It is easy to find those who support the latter and hand them a bullhorn. A far more impressive achievement would be the coelacanth-like revival of 1950s-style military types—leather-skinned, gravelly-voiced, one hair-trigger away from violence—who attack anyone vaguely religious as shirkers, messianists and interlopers. Seems like a longshot, but the protest organization Achim Laneshek is doing its best.
Still, the long-term proliferation of coelacanths seems unlikely. There is, however, another strategy that has potential.
Securing that median voter can win you an election, but winning an election isn’t enough. The elected government needs public institutions—the army, the courts, prosecutors, culture commissars, public universities, public broadcasting and so on. These entities need to cooperate, at least a little bit, with the government in order to get things done.
So, if you’re a member of an old elite unable to win elections, a good strategy would be to make the appointments processes in all these institutions as immune to government influence as possible. By simple inertia, they would remain in the hands of your friends.
This might seem undemocratic, but it can be sold as simple conservatism, a way to maintain institutional continuity and professionalism. If these institutions begin to look suspiciously monolithic, as they inevitably will, you can build a campaign around the implicit claim that substantive democracy requires keeping the wrong people out of public institutions.
If such people aren’t excluded, you can claim, we would politicize the courts, corrupt the prosecutors, encourage complacency in the army, suppress academic freedom, debase culture, push partisanship in public broadcasting and so on.
Then, once you control the appointments process, you can make sure that each of these institutions has as much power vis-à-vis the government as possible.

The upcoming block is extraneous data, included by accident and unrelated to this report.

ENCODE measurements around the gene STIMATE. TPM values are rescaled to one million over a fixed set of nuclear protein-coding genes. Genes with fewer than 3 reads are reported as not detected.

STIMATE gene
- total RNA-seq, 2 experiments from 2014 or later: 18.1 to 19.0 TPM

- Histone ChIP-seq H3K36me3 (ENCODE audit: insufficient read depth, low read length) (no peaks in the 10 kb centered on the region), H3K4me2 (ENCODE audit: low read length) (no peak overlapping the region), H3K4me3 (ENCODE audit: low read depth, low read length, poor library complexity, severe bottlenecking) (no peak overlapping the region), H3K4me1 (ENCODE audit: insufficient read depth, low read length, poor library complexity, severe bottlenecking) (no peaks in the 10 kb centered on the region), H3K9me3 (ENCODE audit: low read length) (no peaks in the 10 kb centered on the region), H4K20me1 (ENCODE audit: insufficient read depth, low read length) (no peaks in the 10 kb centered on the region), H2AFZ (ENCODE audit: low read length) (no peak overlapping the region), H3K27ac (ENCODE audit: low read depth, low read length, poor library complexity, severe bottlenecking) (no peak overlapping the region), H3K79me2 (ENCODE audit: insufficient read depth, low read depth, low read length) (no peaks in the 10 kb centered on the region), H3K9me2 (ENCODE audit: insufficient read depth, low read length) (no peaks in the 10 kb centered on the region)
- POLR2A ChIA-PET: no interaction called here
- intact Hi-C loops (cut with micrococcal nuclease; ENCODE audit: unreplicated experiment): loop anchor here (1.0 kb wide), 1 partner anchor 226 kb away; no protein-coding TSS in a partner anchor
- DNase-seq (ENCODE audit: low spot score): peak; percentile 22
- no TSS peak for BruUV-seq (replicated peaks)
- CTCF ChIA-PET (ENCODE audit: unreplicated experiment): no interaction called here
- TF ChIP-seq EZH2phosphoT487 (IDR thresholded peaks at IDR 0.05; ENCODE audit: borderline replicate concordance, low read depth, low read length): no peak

In the short term, this strategy works.
To ascertain whether it can work in the long-term, however, we should ask why any decent person would object to it. Shouldn’t a classical liberal like me prefer stable institutions? Shouldn’t I fear those who tend towards nationalism and traditionalism and thus could threaten my freedoms?
Let’s see: Have decades of inbreeding in our public institutions prevented politicization of the courts, corruption of prosecutors, complacency in the army, suppression of academic freedom, a debased culture and partisanship in public broadcasting?
If you saw how prosecutors, the courts and the army handled violent protests and insubordination during the Gaza disengagement and compare it to their conduct during the current protests, the question answers itself.
This is why I prefer stable institutions, but not monolithic ones. I prefer the stupidity of politicians who want reelection to the vindictiveness of bureaucrats who don’t. I fear coercion from both sides of the political spectrum, but I especially fear the side that has already demonstrated its willingness to undermine state institutions to its own political advantage.
It is doubtful that the old elites’ strategy will work long-term. They can maintain their disproportionate power in unelected public institutions so long as the public passively accepts it. But the moment the elites panic and too blatantly flaunt their power and their willingness to abuse it, the spell is broken. The rest is just a matter of time.